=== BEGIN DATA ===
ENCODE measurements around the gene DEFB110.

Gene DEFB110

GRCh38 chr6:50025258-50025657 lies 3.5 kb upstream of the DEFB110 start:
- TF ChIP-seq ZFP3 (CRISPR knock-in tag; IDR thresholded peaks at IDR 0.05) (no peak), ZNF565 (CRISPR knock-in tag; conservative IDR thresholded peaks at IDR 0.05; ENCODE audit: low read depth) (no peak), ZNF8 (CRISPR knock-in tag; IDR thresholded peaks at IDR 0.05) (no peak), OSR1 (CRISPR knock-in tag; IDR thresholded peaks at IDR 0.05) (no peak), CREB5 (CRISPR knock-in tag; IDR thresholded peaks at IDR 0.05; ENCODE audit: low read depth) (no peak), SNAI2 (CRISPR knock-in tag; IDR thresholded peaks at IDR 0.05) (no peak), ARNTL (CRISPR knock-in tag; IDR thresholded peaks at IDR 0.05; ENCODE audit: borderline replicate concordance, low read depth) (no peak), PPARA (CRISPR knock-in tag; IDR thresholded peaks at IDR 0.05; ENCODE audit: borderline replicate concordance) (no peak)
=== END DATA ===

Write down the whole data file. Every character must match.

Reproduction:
ENCODE measurements around the gene DEFB110.

Gene DEFB110

GRCh38 chr6:50025258-50025657 lies 3.5 kb upstream of the DEFB110 start:
- TF ChIP-seq ZFP3 (CRISPR knock-in tag; IDR thresholded peaks at IDR 0.05) (no peak), ZNF565 (CRISPR knock-in tag; conservative IDR thresholded peaks at IDR 0.05; ENCODE audit: low read depth) (no peak), ZNF8 (CRISPR knock-in tag; IDR thresholded peaks at IDR 0.05) (no peak), OSR1 (CRISPR knock-in tag; IDR thresholded peaks at IDR 0.05) (no peak), CREB5 (CRISPR knock-in tag; IDR thresholded peaks at IDR 0.05; ENCODE audit: low read depth) (no peak), SNAI2 (CRISPR knock-in tag; IDR thresholded peaks at IDR 0.05) (no peak), ARNTL (CRISPR knock-in tag; IDR thresholded peaks at IDR 0.05; ENCODE audit: borderline replicate concordance, low read depth) (no peak), PPARA (CRISPR knock-in tag; IDR thresholded peaks at IDR 0.05; ENCODE audit: borderline replicate concordance) (no peak)